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Forum: Gouyave Talk
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Whose interpretation? Ours or theirs?

Like most children growing up in the Caribbean I was led to believe among other things that Abraham Lincoln really cared for Black people, and that he actually went to war to free the slaves. It was as simple and straight-forward as that without any hint of ambiguity about it. But when I later came across Lincoln's own words saying if he could save the union by freeing the slaves he would, and if he could save the union without freeing the slaves, he would do that too, I was totally flabbergasted.

In the 60's we Caribbean children were taught to believe that Patrice Lumumba and his Mau Mau followers were nothing more than crazy Africans who were notorious killers wanting to eat white people's flesh, especially women.

In his speech given a few days ago in Philadelphia, VP Pence could not find enough words to describe the high esteem he has for the late Justice Antonin Scalia. In fact he asked his audience to join him in a moment of silence to show respect and admiration for the judge. In the legal arena, Judge Scalia was the Republicans' Ronald Reagan.


Now if I were a white man, Lincoln's words would not deter me from appreciating and continue to accept him as "the Great Emancipator." Not at all!! But once his own words were on record for all to see, how could any Black person continue to delude themselves into thinking that Lincoln's real interest was to emancipate Black people? Shouldn't our view of Lincoln be more realistic in recognizing him as the "Great Preserver" who went to war to prevent the United States from splitting into two nations, and in the process freed the slaves?

I cannot thank the Mighty Sparrow enough for his great calypso "Congo Man." Here was a fitting rebuttal, brilliantly done in satirical style, to the nonsense we were supposed to believe about Patrice Lumumba and his Mau Mau freedom fighters. Listen to it again to see the connection between it and "Dan is the Man." As Sparrow pointed out with such amazing clarity "If me head was bright, ah woulda be a damn fool."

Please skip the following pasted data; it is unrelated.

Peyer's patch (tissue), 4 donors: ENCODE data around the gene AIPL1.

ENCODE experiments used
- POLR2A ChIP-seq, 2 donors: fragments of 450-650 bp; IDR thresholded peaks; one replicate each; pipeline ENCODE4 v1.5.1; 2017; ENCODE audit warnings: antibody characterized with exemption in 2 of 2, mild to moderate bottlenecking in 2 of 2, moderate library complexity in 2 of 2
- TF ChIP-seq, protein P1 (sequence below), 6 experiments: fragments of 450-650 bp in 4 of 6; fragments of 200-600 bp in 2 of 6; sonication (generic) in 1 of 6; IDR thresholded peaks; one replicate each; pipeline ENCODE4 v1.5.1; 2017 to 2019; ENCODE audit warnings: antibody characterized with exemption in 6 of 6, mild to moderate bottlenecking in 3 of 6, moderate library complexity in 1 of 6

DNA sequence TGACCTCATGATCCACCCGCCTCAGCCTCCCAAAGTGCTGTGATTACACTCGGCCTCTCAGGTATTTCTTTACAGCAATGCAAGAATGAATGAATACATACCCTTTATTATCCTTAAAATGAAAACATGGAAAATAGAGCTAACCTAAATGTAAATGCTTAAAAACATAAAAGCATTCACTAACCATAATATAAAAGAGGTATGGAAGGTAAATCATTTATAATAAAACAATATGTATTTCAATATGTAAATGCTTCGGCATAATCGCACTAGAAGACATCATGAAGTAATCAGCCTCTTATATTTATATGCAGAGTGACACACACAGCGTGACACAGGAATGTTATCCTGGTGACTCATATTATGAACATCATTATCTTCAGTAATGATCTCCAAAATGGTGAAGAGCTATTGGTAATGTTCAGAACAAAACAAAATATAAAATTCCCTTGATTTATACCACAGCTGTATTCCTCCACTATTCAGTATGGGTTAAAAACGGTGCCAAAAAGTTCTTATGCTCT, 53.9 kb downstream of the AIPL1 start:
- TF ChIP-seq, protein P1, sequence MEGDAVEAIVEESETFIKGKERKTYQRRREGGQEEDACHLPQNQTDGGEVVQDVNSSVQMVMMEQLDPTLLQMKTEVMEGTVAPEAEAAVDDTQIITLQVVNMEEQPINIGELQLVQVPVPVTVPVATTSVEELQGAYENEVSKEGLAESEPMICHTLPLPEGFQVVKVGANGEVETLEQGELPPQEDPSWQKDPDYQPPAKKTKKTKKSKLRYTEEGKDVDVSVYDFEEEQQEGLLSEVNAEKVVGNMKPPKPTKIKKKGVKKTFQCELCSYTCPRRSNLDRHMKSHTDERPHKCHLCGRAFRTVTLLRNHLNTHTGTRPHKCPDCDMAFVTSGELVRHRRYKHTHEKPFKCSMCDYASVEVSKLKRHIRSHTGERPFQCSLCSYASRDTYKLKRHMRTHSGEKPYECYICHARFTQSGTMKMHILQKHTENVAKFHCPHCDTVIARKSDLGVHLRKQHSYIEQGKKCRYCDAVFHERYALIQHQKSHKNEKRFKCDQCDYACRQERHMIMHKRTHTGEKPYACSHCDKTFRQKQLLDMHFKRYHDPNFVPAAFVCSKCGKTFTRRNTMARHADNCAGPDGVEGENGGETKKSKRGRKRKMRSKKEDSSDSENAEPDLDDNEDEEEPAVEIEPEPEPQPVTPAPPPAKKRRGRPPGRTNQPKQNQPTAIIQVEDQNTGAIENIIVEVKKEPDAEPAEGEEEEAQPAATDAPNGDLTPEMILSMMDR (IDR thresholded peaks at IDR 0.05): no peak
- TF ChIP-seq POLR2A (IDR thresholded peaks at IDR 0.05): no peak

How can any Black person share VP Pence's view about the very same Justice Antonin Scalia who expressed the view that the prestigious colleges were doing an injustice to Black students by accepting them to study on their campus? As far as the judge was concerned, Blacks would be far better served by attending schools whose courses were less demanding and concentrated. I can only assume that Scalia must have had no respect for his Black colleague, Judge Clarence Thomas, sitting on the same bench like Scalia, and who graduated from Yale Law school. Likewise he must have been disdainful of the POTUS, President Obama, who not only graduated but was the president of Harvard University Law Review.

All around us are those demeaning descriptions of who we are and what we are only worthy of, yet so many of our Black folks continue to subscribe to those precepts like Sir Francis Drake, Winston Churchill, Theodore Roosevelt, and Woodrow Wilson among others were great figures and role models. When are we going to step back and recognize that those personalities were shaped by the philosophies of a Euro-American view of the world to make them look good and sanctimonious regardless of the evils they dumped on other peoples of the world?

Isn't it time that we begin to use the facts of history that's available for anyone to investigate, for us to interpret what happened and continuing to happen, from our own reference point? When we begin to do that we will at last be seeing things as they really were and are. We will also begin to have a far clearer understanding of world events, rather than seeing and believing them as we were conditioned to do.